People, time, and place reach across all eight themes and contribute to the interconnections among the themes. One example that can be used to illustrate this interconnectedness is a Southern plantation dating from the 1830s. A quick survey suggests that the significance of this site cuts across every category of the outline. The move of a planter, his family, and his sizable household of slaves from Tidewater Virginia to land purchased from the Choctaws in Alabama would fall obviously under "Peopling Places," but the economic imperatives and agricultural developments that triggered the move and the adaptation of the plantation system to the new environment would fit under "Developing the American Economy," "Expanding Science and Technology," and "Transforming the Environment." While the lives of the plantation's white and black, male and female inhabitants fall under "Peopling Places" and "Creating Social Institutions and Movements," the design and construction of the distinctive "big house" illustrates the theme of "Expressing Cultural Values." The transfer of the planter's political power from Virginia to Alabama and the role of the planter class in antebellum Alabama falls under "Shaping the Political Landscape." Finally, the planter's dependence on the cotton economy and his influential role in international trade on the eve of the Civil War tie directly into "Developing the American Economy" and "Changing Role of the U.S. in the World." The outline suggests that users think broadly, not narrowly, that they look beyond traditional categories of historical significance in an effort to recapture the larger meaning and depth of past experience.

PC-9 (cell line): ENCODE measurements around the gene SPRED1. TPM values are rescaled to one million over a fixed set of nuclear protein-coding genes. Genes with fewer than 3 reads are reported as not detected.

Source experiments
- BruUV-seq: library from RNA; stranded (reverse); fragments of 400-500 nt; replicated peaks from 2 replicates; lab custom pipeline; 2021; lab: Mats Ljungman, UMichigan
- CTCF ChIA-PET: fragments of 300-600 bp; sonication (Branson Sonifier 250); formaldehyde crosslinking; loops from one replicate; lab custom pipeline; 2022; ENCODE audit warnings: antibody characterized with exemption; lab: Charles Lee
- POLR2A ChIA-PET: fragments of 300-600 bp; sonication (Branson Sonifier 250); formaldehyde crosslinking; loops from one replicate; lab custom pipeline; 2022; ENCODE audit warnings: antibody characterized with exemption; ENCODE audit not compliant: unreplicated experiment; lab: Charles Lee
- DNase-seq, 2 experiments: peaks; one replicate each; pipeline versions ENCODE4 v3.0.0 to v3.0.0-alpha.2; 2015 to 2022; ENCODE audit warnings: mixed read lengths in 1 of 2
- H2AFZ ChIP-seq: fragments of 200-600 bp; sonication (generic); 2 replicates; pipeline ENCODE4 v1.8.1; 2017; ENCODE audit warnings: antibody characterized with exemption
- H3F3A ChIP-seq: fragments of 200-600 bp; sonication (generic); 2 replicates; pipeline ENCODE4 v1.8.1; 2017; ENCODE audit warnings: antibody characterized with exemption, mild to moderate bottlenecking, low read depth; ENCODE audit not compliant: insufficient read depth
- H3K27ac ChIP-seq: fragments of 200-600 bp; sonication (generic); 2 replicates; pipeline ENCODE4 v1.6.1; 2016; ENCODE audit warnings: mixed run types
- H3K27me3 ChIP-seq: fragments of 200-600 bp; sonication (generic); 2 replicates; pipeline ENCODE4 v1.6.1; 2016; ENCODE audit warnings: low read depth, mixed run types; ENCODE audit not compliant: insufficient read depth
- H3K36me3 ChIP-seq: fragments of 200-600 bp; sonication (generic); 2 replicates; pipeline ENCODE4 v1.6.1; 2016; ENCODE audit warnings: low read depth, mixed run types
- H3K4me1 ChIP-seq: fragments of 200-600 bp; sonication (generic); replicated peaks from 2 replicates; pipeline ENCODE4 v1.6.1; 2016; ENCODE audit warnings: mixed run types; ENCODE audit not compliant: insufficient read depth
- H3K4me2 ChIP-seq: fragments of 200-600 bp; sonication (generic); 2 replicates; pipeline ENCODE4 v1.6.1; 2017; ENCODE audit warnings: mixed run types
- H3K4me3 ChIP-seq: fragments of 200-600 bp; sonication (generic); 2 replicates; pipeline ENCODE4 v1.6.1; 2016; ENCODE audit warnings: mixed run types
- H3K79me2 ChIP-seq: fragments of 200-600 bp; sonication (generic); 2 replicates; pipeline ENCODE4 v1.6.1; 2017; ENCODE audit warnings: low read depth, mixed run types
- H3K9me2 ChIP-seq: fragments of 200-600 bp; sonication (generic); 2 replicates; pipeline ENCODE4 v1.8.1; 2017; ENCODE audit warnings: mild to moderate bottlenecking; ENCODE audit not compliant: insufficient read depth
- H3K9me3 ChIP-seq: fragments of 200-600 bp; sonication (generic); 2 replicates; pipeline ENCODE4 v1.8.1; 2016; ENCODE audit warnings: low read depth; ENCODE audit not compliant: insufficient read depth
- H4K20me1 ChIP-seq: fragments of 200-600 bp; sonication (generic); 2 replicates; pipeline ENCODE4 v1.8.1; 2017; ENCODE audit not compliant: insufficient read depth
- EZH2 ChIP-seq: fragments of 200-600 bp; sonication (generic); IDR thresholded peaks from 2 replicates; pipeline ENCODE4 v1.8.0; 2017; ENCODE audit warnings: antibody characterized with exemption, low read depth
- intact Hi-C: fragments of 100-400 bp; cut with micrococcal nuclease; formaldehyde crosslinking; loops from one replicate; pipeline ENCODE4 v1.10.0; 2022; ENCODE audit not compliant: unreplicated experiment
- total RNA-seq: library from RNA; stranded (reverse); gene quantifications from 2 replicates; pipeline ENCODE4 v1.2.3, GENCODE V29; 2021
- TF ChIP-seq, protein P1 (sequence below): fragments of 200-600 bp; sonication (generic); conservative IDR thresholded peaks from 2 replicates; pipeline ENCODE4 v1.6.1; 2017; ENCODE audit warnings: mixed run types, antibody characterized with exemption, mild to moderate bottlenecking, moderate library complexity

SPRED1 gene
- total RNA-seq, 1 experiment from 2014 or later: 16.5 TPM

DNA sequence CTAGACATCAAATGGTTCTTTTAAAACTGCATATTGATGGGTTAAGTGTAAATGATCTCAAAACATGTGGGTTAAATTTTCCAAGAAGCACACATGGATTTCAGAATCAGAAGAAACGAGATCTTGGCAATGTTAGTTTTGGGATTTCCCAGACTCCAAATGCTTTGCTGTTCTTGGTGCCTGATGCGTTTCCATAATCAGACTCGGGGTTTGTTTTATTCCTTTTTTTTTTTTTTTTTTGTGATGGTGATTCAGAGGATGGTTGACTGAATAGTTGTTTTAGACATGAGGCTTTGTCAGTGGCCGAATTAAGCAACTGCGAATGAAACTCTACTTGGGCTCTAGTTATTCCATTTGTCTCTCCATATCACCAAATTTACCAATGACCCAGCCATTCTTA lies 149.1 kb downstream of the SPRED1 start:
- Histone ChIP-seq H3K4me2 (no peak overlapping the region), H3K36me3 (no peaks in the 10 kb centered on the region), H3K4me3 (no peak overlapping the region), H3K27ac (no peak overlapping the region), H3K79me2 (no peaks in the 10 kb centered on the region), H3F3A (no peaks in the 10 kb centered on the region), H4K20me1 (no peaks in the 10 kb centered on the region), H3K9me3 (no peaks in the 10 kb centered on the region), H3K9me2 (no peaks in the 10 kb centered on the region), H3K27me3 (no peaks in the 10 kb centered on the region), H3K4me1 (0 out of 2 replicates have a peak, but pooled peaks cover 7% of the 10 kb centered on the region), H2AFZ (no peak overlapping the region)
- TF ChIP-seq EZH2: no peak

The framework rests on the assumption that, just as our understanding of the past has been reshaped in recent decades, so it will continue to evolve in the future. It should not be viewed as a final document or definitive statement. It is a part of an ongoing effort to ensure that the preservation and interpretation of our nation's historic and prehistoric resources continue to be informed by the best scholarship available.

This new conceptualization will assist the National Park Service in deepening and broadening its identification and interpretation of sites. It suggests fresh opportunities to assess the significance of sites from new perspectives and at regional and local as well as national levels.

I. Peopling Places

This theme examines human population movement and change through prehistoric and historic times. It also looks at family formation, at different concepts of gender, family, and sexual division of labor, and at how they have been expressed in the American past. While patterns of daily life—birth, marriage, childrearing—are often taken for granted, they have a profound influence on public life.

Life in America began with migrations many thousands of years ago. Centuries of migrations and encounters have resulted in diverse forms of individual and group interaction, from peaceful accommodation to warfare and extermination through exposure to new diseases.